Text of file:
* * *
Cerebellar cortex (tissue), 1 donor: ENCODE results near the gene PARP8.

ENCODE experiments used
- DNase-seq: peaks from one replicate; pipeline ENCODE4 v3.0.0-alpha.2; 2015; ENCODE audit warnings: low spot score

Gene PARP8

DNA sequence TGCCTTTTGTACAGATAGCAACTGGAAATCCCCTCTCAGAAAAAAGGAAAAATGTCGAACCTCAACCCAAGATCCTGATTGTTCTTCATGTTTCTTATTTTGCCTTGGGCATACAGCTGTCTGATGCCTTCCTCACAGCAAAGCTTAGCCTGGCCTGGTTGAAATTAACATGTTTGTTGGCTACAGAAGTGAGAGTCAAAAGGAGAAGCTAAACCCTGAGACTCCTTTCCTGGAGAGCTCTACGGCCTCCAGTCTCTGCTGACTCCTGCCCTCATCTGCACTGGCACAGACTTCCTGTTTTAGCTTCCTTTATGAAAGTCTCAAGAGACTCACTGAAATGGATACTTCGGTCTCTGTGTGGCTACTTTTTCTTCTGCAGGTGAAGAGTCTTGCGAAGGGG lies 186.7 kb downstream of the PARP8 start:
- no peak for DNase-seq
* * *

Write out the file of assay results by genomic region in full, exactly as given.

Cerebellar cortex (tissue), 1 donor: ENCODE results near the gene PARP8.

ENCODE experiments used
- DNase-seq: peaks from one replicate; pipeline ENCODE4 v3.0.0-alpha.2; 2015; ENCODE audit warnings: low spot score

Gene PARP8

DNA sequence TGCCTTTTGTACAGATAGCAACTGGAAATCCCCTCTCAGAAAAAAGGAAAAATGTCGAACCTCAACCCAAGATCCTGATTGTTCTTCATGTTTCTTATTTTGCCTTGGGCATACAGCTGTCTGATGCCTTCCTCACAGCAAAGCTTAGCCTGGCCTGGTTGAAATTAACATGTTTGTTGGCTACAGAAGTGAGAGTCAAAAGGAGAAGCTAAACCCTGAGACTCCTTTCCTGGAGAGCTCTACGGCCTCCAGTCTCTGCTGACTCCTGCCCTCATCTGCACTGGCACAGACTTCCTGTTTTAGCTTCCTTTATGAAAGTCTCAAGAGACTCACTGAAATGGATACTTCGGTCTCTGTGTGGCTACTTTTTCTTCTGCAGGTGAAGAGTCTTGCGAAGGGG lies 186.7 kb downstream of the PARP8 start:
- no peak for DNase-seq